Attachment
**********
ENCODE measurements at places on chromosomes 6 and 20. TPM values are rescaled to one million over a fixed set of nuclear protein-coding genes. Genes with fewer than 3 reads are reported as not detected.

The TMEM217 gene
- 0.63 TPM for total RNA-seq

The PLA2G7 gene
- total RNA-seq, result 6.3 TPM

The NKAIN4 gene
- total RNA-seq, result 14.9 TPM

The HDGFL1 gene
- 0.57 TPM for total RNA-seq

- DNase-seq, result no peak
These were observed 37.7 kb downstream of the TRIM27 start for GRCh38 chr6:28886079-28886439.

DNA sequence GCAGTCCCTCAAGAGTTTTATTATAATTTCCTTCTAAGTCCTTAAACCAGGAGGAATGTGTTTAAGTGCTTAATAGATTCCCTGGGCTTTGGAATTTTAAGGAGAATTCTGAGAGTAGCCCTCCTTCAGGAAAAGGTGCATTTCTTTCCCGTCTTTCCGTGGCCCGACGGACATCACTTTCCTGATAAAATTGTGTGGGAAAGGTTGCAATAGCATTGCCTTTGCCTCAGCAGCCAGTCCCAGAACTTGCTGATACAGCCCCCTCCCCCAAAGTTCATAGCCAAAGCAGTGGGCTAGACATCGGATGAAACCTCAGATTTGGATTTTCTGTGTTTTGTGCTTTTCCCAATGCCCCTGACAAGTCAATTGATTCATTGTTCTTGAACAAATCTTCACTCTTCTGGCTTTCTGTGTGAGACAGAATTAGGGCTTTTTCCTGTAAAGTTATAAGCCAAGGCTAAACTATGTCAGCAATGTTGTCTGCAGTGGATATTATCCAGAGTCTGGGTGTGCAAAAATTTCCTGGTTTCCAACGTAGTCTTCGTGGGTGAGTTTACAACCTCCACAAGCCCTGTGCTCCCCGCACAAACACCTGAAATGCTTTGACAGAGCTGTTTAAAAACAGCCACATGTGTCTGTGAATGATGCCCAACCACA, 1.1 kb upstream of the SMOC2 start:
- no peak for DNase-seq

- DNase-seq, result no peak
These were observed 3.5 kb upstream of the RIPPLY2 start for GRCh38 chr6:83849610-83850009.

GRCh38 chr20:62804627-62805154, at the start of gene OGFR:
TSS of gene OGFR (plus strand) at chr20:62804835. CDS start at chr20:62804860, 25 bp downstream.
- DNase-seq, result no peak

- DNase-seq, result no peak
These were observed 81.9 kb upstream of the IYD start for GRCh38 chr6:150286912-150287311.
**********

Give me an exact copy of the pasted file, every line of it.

ENCODE measurements at places on chromosomes 6 and 20. TPM values are rescaled to one million over a fixed set of nuclear protein-coding genes. Genes with fewer than 3 reads are reported as not detected.

The TMEM217 gene
- 0.63 TPM for total RNA-seq

The PLA2G7 gene
- total RNA-seq, result 6.3 TPM

The NKAIN4 gene
- total RNA-seq, result 14.9 TPM

The HDGFL1 gene
- 0.57 TPM for total RNA-seq

- DNase-seq, result no peak
These were observed 37.7 kb downstream of the TRIM27 start for GRCh38 chr6:28886079-28886439.

DNA sequence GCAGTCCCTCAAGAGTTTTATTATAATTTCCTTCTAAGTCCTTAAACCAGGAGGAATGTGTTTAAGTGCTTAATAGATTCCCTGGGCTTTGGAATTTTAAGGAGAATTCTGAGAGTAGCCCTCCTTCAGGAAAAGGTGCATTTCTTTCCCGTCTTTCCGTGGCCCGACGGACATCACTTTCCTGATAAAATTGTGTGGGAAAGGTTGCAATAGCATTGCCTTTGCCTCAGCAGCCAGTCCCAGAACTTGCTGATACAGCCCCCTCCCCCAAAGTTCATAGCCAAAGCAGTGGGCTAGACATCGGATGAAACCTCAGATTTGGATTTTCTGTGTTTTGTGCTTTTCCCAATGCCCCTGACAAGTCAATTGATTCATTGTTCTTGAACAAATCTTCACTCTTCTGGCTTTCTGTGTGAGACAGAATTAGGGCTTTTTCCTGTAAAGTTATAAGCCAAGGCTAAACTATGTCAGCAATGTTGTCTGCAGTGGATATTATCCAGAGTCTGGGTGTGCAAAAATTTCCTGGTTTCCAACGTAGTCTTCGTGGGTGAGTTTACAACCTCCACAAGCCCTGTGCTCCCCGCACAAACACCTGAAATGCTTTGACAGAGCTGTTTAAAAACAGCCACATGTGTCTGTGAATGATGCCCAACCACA, 1.1 kb upstream of the SMOC2 start:
- no peak for DNase-seq

- DNase-seq, result no peak
These were observed 3.5 kb upstream of the RIPPLY2 start for GRCh38 chr6:83849610-83850009.

GRCh38 chr20:62804627-62805154, at the start of gene OGFR:
TSS of gene OGFR (plus strand) at chr20:62804835. CDS start at chr20:62804860, 25 bp downstream.
- DNase-seq, result no peak

- DNase-seq, result no peak
These were observed 81.9 kb upstream of the IYD start for GRCh38 chr6:150286912-150287311.